LOUISVILLE, Ky. (CNS) — As astronaut Neil Armstrong took mankind’s giant leap onto the surface of the moon 50 years ago, 650 million people watched and listened to the televised broadcast via the Houston Space Center.
At the same time, a couple of young men at a home in Okolona, a suburb of Louisville, received crackling transmissions directly from the moon.
The NASA astronauts didn’t know it, but WHAS radio technician Larry Baysinger and his journalist friend Glenn Rutherford had tapped the frequency of the 12-watt radios — walkie talkie-type communicators — used by Edwin “Buzz” Aldrin and Armstrong on the moon’s surface.
“We knew we couldn’t decode what was going to the command module, but Larry had this idea. What if we listened to them? They were just using VHF radio,” said Rutherford in an interview with The Record, newspaper of the Archdiocese of Louisville.
The two listened — amazed by their success — as the astronauts spoke to President Richard Nixon and remarked on the play of shadows on the lunar surface.
Rutherford and Baysinger ended up with about 35 minutes of recordings that night, but they nearly missed it all because of a cloudy sky.
The men in their 20s had been preparing for more than a year. They buried 6,000 square feet of copper plating in Baysinger’s backyard to ground the equipment. They fashioned an antenna from chicken wire and aluminum.
The radio receiver they used came from a Korean War tank. Baysinger, who was unavailable for an interview, found the 20-year-old equipment at an Army surplus store and made some adjustments, said Rutherford.
On the night of the landing, the duo realized they hadn’t considered the effects of a cloudy night, which obscured the moon and made it difficult to point their home made antenna in the right direction.
“It was the simplest thing,” said Rutherford. “You had to aim that antenna at the moon.”
They tried and tried to find the signal. They were watching the landing on TV, nearly giving up when Rutherford went back for one more try.
“I was depressed. Nixon was about to make his call. I went back in to give it one more shot. I hunted for the signal.”
“All of a sudden I heard a voice. I said, ‘Larry, I think I hear something.'”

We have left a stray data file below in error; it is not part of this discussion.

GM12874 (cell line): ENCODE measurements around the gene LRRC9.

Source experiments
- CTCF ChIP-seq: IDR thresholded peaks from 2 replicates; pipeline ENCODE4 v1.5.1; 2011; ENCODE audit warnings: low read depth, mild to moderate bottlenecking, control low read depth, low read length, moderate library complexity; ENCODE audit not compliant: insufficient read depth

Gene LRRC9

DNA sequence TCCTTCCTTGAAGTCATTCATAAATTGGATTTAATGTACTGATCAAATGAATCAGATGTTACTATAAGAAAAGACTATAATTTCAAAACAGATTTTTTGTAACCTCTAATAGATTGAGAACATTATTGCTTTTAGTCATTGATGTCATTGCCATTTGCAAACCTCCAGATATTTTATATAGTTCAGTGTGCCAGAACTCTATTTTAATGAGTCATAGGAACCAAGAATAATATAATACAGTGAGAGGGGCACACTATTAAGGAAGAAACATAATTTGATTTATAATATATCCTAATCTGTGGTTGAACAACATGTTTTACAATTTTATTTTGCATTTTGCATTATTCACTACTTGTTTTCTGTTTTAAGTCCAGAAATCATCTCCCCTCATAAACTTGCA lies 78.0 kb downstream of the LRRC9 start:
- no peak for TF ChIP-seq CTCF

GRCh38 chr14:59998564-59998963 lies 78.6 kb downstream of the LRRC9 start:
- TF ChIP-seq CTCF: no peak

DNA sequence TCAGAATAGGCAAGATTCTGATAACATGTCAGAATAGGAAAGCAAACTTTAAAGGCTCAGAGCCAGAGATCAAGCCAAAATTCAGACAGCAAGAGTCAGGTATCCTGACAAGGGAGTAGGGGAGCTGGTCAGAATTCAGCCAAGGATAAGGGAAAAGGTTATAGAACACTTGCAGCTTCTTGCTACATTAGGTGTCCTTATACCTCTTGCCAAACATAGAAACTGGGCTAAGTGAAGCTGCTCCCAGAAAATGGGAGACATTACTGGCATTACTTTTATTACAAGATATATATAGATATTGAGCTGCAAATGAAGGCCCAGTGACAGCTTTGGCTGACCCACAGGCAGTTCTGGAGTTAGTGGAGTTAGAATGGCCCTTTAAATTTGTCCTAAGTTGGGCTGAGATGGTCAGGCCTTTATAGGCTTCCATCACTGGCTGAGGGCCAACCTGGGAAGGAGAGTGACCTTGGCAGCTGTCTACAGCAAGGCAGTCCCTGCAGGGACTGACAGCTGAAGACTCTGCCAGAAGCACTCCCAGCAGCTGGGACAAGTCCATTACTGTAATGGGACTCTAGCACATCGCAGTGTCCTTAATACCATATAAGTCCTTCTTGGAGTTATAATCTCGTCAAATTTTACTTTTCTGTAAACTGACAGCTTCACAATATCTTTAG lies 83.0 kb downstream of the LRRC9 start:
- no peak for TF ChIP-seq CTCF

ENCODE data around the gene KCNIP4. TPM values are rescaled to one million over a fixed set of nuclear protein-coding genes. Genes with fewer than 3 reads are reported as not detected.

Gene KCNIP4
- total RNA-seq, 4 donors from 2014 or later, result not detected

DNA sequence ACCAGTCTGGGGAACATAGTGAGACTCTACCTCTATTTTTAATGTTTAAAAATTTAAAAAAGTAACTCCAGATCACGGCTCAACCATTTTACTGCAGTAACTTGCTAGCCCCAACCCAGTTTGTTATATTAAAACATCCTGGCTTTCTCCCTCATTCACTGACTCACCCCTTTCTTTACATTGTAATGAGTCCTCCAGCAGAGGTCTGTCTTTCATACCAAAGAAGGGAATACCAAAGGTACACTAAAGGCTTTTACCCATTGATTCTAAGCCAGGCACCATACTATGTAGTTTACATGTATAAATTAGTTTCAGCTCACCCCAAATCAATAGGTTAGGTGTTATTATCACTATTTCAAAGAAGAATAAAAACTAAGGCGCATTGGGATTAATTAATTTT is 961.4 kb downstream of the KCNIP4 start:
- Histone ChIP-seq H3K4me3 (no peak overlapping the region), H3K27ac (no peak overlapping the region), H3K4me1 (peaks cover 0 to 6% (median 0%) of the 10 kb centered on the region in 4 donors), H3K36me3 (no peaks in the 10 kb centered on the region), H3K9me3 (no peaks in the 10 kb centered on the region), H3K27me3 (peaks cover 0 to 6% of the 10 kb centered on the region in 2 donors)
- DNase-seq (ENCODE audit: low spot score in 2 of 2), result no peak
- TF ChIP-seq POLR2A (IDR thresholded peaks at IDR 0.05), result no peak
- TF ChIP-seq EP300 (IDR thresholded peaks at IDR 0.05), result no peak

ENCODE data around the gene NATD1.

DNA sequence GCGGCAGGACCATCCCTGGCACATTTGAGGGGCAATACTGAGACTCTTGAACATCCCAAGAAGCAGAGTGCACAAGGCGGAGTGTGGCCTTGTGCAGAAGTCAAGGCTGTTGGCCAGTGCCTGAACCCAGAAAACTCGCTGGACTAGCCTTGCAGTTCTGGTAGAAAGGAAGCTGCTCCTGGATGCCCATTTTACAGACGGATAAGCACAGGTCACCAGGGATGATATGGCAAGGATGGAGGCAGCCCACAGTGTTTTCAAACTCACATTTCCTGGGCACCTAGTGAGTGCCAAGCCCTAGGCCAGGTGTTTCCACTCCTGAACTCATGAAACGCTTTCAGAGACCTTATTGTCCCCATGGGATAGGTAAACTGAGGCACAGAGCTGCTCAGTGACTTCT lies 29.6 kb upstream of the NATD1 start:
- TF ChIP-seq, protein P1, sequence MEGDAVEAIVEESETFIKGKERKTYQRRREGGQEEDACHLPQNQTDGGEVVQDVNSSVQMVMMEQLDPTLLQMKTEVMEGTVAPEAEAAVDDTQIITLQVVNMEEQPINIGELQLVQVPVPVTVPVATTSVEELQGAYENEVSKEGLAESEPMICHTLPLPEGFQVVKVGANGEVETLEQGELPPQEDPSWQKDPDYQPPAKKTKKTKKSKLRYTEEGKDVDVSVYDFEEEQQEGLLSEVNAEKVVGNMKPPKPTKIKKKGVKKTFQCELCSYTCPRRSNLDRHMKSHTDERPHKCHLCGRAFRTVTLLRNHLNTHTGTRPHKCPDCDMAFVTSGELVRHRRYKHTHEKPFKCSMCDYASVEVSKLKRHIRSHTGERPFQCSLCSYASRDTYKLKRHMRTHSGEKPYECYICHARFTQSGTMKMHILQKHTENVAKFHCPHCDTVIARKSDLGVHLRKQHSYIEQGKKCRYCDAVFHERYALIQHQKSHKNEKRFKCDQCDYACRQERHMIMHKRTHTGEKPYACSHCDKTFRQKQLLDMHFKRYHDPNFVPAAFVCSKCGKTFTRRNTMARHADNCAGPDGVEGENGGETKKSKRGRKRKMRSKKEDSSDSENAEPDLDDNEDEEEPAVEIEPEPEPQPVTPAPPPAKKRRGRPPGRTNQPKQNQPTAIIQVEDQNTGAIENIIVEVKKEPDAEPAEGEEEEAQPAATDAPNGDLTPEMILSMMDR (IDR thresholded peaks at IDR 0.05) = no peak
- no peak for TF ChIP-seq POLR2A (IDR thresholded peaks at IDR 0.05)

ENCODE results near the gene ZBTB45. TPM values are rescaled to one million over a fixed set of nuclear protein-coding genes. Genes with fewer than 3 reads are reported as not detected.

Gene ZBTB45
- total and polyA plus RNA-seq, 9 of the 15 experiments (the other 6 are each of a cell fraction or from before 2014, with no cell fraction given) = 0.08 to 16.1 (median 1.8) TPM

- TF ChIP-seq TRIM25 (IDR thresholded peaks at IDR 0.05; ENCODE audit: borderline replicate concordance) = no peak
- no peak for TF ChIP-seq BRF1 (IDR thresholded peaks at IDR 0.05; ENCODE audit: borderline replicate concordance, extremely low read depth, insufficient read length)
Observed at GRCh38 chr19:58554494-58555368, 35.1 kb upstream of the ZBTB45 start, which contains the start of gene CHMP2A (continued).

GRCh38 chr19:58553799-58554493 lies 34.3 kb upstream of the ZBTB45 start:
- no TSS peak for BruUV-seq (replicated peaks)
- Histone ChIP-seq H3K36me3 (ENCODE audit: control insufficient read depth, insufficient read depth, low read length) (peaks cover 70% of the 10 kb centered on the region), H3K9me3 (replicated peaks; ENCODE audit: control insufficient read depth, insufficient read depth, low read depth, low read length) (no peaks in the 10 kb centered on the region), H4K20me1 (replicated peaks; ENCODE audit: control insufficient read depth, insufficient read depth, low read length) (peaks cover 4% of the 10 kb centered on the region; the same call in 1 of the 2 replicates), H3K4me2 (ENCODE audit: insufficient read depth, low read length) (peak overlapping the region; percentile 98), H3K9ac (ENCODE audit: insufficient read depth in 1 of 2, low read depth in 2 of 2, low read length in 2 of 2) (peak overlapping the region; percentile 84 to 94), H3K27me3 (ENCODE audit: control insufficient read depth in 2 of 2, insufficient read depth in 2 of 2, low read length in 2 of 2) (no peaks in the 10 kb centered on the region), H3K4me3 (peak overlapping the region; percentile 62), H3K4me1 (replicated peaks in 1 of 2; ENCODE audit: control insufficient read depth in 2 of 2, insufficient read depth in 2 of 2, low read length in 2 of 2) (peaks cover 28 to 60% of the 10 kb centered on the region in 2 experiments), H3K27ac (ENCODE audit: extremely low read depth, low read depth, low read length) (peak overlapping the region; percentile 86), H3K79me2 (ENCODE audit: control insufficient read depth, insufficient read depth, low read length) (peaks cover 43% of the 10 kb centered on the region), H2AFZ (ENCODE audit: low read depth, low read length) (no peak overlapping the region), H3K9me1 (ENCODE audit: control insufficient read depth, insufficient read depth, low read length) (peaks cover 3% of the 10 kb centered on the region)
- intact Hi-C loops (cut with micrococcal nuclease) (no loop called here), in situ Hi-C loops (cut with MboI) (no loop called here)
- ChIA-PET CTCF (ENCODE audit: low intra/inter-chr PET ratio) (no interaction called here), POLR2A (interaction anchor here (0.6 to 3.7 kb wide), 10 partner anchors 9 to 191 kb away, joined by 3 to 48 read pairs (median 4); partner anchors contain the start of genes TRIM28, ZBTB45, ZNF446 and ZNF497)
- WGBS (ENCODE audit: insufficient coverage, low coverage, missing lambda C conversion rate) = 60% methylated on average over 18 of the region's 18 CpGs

They listened to the president’s call and other back and forth discussions of the astronauts. The same conversations were televised for all to hear, but the voices they heard came directly from the moon across 250,000 miles to Okolona.
Rutherford, a former editor of The Record, who currently serves as editor emeritus, was a reporter for the local Courier-Journal daily newspaper during the moon landing. He wrote a story about the experiment a few days later.
He described their “back-pounding, handshaking, head-rubbing jubilation.” And he noted their next rookie mistake.
“During the jumping, whooping and hollering, no one checked the tape recorder. And sure enough, just as Edwin Aldrin was describing how his vision was impaired when he walked out of the sun into the shadows, the recorder ran out of tape,” Rutherford wrote.
They quickly installed a new reel and recorded 35 or so minutes of chatter from the moon’s surface.
Baysinger was the inventor and brains behind the endeavor, said Rutherford, adding that he was just along for the ride — and very excited to be there.
“Larry is one of the smartest guys I know. It was one of the happiest days of my life and I know it’s one of the happiest days of his life,” Rutherford said.
From the beginning, he said, they were just two curious guys.
“We wanted to hear it ourselves,” said Rutherford with a laugh. “We thought they would say something to one another that the government wouldn’t share.”
Since then, few have thought about the Okolona listening station, aside from those involved — until Rutherford mentioned it to his friend Chris Graney, a professor of physics and astronomy at Jefferson Community and Technical College.
Graney, a self-described skeptic, said he began to research the claim. Then, he listened to the tapes.
“It’s a remarkable thing. There are about 17 minutes of good recording that have survived these 50 years,” he said. “It’s full of static, but it’s obviously there. I play that tape and the NASA stuff — they’re the same thing. It’s cool.”
For Graney, the Okolona listening station is proof against conspiracy theories that claim the moon landing was faked.
“For something to be a thing in science, it has to be reproducible. With Apollo 11, all the information about the moon landing comes from ‘the government,’ ” he noted. “People who independently heard them on the moon — that’s reproducible.
“If you had multiple Glenn and Larry’s, it would be harder to have conspiracy theories,” he said. “It’s a local science thing, a thing as best we can tell happened nowhere else.”
What the duo did the night of July 20, 1969, was good science, he added.
“This is the way most science comes — people working with limited resources and their brains with an idea. They just wanted to know, so they tried.”
While Graney and Rutherford are both devotees of science, they are also men of faith.
“One of the things that attracted me to the Catholic Church was the unyielding willingness to see the validity of evolution and the fact that the church promotes science,” said Rutherford, noting that the Vatican operates its own observatory.
Graney, in fact, works for the Vatican Observatory. He is the editor of the Vatican Observatory Foundation website’s faith and science pages at www.vofoundation.org. He also blogs regularly on the site about all manner of science and faith.